Sunday, May 15, 2011


Kyle's Babe Ruth Baseball team is Couptopia, a sponsor he finds acceptable only because the uniforms put an exclamation point after the name. All the team moms are quite pleased, and this may be influencing the boys' disapproval. Baseball teams usually have sponsors that are more butch, like plumbing & heating, but I can't see how a septic service - one of the other teams in the league - wins out over a coupon site.

Gender roles are pretty distinct in the league, if you just glance quickly. Dads have all the on-field roles of coaching, field grooming, and substitute umpiring, Moms run the concession stand and organising the food drive. It doesn't take more than a few minutes of conversation to discover that these people do a lot of things in their lives that don't fit traditional gender roles, however.

It's not hard to figure out why volunteers are just put into expected slots, though. No one wants the bother of doing any more organising than is necessary, and it's just more efficient. There certainly are women who know how to groom a pitcher's mound, but the law of averages says that when you are just picking people out of the crowd and asking, you've not only got better odds that the guy will know how to do this (while his wife is a better percentage guess for setting out the condiments and plasticware in a manner that is not going to be a disaster when the rush comes), you've also got the guilt thing working in your favor immediately. If the guy doesn't know, he's going to feel that he should, and be leery of admitting it. Baseball mom is similarly unlikely to raise a sudden fuss about expectations because a)someone might then ask her to ump third base, b)she's learned over years the skill of identifying which woman is in charge of the kitchen and just going along with that, and c)why in the world would people want extra conflict in their day over something so temporary?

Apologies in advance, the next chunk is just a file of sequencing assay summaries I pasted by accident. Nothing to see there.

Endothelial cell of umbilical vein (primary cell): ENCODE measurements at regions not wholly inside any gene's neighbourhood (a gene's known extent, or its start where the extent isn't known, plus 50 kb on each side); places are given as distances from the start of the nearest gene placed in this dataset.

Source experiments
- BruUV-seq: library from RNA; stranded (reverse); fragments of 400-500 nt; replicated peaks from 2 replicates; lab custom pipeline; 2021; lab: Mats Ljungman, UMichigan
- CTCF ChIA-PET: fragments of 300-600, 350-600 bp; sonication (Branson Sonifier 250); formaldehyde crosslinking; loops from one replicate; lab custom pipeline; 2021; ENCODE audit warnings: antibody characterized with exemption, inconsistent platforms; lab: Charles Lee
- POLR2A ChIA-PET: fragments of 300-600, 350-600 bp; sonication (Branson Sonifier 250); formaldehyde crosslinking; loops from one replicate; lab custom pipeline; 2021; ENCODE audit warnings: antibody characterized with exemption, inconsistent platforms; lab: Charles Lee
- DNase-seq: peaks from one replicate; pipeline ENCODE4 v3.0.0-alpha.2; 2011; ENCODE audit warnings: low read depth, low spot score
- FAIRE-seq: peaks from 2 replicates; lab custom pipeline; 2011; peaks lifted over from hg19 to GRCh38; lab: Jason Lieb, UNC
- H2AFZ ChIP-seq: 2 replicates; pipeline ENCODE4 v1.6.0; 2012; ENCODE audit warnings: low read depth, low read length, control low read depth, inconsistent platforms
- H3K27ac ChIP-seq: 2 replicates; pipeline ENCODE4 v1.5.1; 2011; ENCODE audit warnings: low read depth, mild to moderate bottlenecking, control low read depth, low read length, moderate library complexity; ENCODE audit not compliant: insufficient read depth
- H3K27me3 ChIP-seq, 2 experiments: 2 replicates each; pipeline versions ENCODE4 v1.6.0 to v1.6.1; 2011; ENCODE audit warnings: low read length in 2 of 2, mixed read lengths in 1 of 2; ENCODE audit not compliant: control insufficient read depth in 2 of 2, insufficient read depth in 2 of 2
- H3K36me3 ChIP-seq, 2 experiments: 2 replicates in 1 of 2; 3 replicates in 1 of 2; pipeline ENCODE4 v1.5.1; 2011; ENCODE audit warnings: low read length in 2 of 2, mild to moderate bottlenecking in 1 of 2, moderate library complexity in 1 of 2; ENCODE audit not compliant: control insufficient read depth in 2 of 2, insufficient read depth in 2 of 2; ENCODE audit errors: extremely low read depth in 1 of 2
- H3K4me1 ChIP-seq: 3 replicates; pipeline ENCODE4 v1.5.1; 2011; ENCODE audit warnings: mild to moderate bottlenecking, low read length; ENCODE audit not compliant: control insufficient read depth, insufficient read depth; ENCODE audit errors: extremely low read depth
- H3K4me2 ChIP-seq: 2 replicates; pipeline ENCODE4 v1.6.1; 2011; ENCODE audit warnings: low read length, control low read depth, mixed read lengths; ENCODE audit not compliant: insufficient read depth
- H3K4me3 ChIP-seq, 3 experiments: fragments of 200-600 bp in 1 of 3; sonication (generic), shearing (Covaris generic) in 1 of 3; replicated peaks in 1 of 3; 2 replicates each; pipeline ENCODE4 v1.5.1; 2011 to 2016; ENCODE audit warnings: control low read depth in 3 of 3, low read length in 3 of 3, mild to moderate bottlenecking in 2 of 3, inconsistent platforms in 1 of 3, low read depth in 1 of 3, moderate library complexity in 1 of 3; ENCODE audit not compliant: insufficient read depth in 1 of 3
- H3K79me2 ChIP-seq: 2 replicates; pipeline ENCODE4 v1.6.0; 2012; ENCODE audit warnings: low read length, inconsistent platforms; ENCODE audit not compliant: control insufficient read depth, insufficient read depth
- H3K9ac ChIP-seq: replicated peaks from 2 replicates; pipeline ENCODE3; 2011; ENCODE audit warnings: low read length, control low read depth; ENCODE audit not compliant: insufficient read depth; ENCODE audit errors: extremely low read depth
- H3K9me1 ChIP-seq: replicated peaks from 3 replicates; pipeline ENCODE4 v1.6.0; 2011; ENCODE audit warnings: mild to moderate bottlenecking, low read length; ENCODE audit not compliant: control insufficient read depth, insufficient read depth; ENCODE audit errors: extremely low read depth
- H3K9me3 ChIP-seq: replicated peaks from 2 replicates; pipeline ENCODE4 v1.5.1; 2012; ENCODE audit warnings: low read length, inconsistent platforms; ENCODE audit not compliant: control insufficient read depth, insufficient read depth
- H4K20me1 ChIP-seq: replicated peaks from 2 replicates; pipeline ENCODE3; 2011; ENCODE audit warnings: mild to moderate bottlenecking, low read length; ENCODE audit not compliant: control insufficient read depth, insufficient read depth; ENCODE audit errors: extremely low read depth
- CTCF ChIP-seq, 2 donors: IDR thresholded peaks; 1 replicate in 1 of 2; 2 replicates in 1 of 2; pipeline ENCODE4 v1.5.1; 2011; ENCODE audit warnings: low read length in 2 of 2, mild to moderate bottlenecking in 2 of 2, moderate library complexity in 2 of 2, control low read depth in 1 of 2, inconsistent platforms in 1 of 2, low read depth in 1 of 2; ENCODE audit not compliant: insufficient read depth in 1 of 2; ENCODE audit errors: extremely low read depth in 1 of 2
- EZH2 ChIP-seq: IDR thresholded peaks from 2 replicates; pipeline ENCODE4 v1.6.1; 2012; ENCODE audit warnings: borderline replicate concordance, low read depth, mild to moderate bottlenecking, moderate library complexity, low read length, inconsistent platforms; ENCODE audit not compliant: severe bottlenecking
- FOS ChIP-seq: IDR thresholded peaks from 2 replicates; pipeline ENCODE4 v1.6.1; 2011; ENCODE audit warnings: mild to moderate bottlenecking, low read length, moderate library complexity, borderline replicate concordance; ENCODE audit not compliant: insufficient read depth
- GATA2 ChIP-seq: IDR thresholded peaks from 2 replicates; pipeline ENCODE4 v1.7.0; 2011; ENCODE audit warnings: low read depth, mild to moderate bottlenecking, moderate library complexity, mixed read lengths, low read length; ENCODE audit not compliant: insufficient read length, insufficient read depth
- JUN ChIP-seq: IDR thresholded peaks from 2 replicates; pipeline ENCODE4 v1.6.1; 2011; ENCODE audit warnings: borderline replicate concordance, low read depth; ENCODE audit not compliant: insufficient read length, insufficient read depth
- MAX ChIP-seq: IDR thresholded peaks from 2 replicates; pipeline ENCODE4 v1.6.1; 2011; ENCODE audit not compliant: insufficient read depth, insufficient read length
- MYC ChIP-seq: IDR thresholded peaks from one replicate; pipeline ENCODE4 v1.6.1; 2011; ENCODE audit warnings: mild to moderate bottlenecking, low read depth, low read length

Young people, or perhaps people without children, imagine it would be a fun experiment if everyone switched roles and haha! What would happen? By the time your kids get this far along, you know the answer: things would pretty much go just fine, with slightly less efficiency. One or two things would be "done wrong" that would bother the heck out of somebody - somebody who "has issues" anyway, as we say. Then we would all go home and 90% of us would forget it ever happened.

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